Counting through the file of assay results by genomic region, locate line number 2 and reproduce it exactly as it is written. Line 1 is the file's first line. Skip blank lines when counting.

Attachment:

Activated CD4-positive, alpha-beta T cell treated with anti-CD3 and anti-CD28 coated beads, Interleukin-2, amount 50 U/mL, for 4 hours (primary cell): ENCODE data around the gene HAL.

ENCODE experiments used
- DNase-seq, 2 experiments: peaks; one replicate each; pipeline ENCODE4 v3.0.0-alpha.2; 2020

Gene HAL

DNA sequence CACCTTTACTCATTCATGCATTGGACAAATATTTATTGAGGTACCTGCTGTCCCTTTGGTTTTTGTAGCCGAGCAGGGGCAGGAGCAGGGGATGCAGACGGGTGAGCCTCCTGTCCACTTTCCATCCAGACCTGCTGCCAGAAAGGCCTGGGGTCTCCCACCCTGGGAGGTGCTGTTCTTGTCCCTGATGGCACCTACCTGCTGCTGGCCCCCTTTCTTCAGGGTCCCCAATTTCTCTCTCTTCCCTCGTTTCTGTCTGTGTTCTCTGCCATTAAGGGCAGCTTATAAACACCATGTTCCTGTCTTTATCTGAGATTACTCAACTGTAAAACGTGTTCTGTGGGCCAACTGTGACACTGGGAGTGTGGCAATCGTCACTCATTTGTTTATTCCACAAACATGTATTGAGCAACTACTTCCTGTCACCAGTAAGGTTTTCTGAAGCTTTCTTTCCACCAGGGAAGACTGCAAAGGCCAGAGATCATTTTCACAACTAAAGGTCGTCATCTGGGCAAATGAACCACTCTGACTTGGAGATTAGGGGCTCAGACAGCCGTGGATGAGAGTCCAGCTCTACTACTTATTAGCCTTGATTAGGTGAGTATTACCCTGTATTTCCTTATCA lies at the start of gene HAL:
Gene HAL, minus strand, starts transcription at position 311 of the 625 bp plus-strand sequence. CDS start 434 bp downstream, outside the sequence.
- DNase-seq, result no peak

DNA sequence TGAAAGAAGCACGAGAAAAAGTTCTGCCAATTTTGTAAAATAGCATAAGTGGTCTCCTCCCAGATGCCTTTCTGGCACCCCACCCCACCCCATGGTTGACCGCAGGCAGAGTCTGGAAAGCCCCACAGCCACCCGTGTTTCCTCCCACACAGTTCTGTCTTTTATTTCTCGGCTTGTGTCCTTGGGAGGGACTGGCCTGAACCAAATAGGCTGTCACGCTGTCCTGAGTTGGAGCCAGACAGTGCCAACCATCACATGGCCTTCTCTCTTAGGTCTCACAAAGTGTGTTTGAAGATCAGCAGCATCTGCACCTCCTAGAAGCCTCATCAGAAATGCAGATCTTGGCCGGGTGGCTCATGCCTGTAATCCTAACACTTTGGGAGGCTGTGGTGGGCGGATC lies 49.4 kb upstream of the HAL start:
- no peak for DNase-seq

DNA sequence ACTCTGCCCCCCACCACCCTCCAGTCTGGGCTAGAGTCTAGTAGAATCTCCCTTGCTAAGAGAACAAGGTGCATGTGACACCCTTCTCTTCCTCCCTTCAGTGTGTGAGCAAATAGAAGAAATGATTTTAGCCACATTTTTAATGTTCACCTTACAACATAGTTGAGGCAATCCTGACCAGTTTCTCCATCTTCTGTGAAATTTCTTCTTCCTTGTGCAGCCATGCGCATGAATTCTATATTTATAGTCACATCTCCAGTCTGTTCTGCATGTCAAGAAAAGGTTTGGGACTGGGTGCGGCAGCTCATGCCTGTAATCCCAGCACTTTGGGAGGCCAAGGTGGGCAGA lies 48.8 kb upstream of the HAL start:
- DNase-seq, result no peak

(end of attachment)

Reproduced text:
ENCODE experiments used